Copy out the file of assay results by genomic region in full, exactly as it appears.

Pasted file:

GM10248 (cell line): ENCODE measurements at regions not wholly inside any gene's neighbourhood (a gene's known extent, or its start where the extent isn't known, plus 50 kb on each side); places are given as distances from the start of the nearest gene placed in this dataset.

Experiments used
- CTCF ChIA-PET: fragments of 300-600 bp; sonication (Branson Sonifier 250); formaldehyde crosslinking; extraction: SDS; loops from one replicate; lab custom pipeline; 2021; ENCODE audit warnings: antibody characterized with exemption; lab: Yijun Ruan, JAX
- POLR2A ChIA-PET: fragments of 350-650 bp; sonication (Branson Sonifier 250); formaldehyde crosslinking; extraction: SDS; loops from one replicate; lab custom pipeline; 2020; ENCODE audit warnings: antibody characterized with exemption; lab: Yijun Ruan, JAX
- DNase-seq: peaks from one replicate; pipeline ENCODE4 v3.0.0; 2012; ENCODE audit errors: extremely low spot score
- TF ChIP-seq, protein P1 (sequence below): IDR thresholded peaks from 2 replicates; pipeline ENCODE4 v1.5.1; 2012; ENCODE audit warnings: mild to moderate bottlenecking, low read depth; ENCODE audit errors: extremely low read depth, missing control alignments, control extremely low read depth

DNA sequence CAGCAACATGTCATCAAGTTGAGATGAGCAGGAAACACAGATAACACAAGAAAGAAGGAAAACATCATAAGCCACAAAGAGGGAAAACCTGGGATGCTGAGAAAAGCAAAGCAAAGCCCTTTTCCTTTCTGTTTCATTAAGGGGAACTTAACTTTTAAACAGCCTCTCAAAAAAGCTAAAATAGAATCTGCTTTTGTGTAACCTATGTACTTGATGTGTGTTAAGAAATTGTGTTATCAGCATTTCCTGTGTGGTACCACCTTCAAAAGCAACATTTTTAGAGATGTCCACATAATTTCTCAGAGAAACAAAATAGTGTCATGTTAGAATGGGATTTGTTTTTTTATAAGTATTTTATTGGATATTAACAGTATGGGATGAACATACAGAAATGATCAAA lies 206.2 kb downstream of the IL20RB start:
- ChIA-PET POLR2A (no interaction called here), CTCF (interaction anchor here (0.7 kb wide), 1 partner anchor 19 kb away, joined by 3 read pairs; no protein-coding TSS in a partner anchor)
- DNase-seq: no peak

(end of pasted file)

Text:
GM10248 (cell line): ENCODE measurements at regions not wholly inside any gene's neighbourhood (a gene's known extent, or its start where the extent isn't known, plus 50 kb on each side); places are given as distances from the start of the nearest gene placed in this dataset.

Experiments used
- CTCF ChIA-PET: fragments of 300-600 bp; sonication (Branson Sonifier 250); formaldehyde crosslinking; extraction: SDS; loops from one replicate; lab custom pipeline; 2021; ENCODE audit warnings: antibody characterized with exemption; lab: Yijun Ruan, JAX
- POLR2A ChIA-PET: fragments of 350-650 bp; sonication (Branson Sonifier 250); formaldehyde crosslinking; extraction: SDS; loops from one replicate; lab custom pipeline; 2020; ENCODE audit warnings: antibody characterized with exemption; lab: Yijun Ruan, JAX
- DNase-seq: peaks from one replicate; pipeline ENCODE4 v3.0.0; 2012; ENCODE audit errors: extremely low spot score
- TF ChIP-seq, protein P1 (sequence below): IDR thresholded peaks from 2 replicates; pipeline ENCODE4 v1.5.1; 2012; ENCODE audit warnings: mild to moderate bottlenecking, low read depth; ENCODE audit errors: extremely low read depth, missing control alignments, control extremely low read depth

DNA sequence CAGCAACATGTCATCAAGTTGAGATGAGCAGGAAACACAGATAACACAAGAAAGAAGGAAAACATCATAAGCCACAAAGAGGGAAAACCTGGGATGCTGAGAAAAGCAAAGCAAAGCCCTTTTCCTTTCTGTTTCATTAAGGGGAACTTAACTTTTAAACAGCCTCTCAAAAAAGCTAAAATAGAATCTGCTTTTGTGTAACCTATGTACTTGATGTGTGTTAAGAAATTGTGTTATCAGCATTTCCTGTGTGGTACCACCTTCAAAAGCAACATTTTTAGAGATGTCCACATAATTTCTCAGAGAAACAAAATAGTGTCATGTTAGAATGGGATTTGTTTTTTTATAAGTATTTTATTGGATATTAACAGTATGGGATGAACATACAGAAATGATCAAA lies 206.2 kb downstream of the IL20RB start:
- ChIA-PET POLR2A (no interaction called here), CTCF (interaction anchor here (0.7 kb wide), 1 partner anchor 19 kb away, joined by 3 read pairs; no protein-coding TSS in a partner anchor)
- DNase-seq: no peak